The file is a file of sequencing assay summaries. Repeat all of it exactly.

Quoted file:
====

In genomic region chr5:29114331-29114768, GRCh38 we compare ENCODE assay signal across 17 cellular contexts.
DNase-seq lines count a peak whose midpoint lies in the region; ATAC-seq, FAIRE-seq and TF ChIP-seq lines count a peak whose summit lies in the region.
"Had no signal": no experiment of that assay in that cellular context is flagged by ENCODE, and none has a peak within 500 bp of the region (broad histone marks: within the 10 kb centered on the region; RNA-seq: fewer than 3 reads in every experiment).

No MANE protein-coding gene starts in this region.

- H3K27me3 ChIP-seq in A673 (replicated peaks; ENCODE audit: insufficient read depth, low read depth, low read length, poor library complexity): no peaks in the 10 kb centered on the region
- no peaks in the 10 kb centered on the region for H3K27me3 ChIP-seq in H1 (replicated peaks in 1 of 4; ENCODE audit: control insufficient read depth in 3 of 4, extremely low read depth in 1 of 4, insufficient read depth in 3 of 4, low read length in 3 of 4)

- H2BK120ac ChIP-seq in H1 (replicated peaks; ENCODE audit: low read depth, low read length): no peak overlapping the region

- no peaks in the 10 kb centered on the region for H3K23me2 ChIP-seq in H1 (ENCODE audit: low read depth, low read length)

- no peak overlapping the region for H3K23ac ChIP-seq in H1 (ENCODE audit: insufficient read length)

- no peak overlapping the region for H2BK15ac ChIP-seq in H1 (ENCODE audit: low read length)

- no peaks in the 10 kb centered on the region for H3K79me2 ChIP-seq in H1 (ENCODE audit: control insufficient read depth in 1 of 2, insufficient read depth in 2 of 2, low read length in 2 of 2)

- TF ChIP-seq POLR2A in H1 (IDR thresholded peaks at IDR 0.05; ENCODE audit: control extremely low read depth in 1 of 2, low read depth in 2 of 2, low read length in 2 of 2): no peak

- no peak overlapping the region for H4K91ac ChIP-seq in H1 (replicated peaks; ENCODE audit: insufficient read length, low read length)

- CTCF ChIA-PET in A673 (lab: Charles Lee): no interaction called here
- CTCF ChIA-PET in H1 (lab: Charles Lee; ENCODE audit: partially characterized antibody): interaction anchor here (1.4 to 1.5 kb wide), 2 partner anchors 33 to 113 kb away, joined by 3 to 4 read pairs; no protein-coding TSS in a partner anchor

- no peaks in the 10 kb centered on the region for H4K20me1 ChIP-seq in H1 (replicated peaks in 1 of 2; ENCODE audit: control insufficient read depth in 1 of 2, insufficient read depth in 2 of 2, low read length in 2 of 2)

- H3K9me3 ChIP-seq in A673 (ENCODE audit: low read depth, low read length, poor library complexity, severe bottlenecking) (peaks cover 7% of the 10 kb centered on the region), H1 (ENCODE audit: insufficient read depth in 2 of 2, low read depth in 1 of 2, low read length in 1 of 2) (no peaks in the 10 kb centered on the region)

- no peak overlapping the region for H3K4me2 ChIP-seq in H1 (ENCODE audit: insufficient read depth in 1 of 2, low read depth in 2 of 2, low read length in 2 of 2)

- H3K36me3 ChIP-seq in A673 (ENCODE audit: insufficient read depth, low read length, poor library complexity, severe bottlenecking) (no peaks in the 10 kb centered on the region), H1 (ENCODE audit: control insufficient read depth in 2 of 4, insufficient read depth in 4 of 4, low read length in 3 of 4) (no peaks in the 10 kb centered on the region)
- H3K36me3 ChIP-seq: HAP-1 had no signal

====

In genomic region chr5:29114331-29114768, GRCh38 we compare ENCODE assay signal across 17 cellular contexts.
DNase-seq lines count a peak whose midpoint lies in the region; ATAC-seq, FAIRE-seq and TF ChIP-seq lines count a peak whose summit lies in the region.
"Had no signal": no experiment of that assay in that cellular context is flagged by ENCODE, and none has a peak within 500 bp of the region (broad histone marks: within the 10 kb centered on the region; RNA-seq: fewer than 3 reads in every experiment).

No MANE protein-coding gene starts in this region.

- H3K27me3 ChIP-seq in A673 (replicated peaks; ENCODE audit: insufficient read depth, low read depth, low read length, poor library complexity): no peaks in the 10 kb centered on the region
- no peaks in the 10 kb centered on the region for H3K27me3 ChIP-seq in H1 (replicated peaks in 1 of 4; ENCODE audit: control insufficient read depth in 3 of 4, extremely low read depth in 1 of 4, insufficient read depth in 3 of 4, low read length in 3 of 4)

- H2BK120ac ChIP-seq in H1 (replicated peaks; ENCODE audit: low read depth, low read length): no peak overlapping the region

- no peaks in the 10 kb centered on the region for H3K23me2 ChIP-seq in H1 (ENCODE audit: low read depth, low read length)

- no peak overlapping the region for H3K23ac ChIP-seq in H1 (ENCODE audit: insufficient read length)

- no peak overlapping the region for H2BK15ac ChIP-seq in H1 (ENCODE audit: low read length)

- no peaks in the 10 kb centered on the region for H3K79me2 ChIP-seq in H1 (ENCODE audit: control insufficient read depth in 1 of 2, insufficient read depth in 2 of 2, low read length in 2 of 2)

- TF ChIP-seq POLR2A in H1 (IDR thresholded peaks at IDR 0.05; ENCODE audit: control extremely low read depth in 1 of 2, low read depth in 2 of 2, low read length in 2 of 2): no peak

- no peak overlapping the region for H4K91ac ChIP-seq in H1 (replicated peaks; ENCODE audit: insufficient read length, low read length)

- CTCF ChIA-PET in A673 (lab: Charles Lee): no interaction called here
- CTCF ChIA-PET in H1 (lab: Charles Lee; ENCODE audit: partially characterized antibody): interaction anchor here (1.4 to 1.5 kb wide), 2 partner anchors 33 to 113 kb away, joined by 3 to 4 read pairs; no protein-coding TSS in a partner anchor

- no peaks in the 10 kb centered on the region for H4K20me1 ChIP-seq in H1 (replicated peaks in 1 of 2; ENCODE audit: control insufficient read depth in 1 of 2, insufficient read depth in 2 of 2, low read length in 2 of 2)

- H3K9me3 ChIP-seq in A673 (ENCODE audit: low read depth, low read length, poor library complexity, severe bottlenecking) (peaks cover 7% of the 10 kb centered on the region), H1 (ENCODE audit: insufficient read depth in 2 of 2, low read depth in 1 of 2, low read length in 1 of 2) (no peaks in the 10 kb centered on the region)

- no peak overlapping the region for H3K4me2 ChIP-seq in H1 (ENCODE audit: insufficient read depth in 1 of 2, low read depth in 2 of 2, low read length in 2 of 2)

- H3K36me3 ChIP-seq in A673 (ENCODE audit: insufficient read depth, low read length, poor library complexity, severe bottlenecking) (no peaks in the 10 kb centered on the region), H1 (ENCODE audit: control insufficient read depth in 2 of 4, insufficient read depth in 4 of 4, low read length in 3 of 4) (no peaks in the 10 kb centered on the region)
- H3K36me3 ChIP-seq: HAP-1 had no signal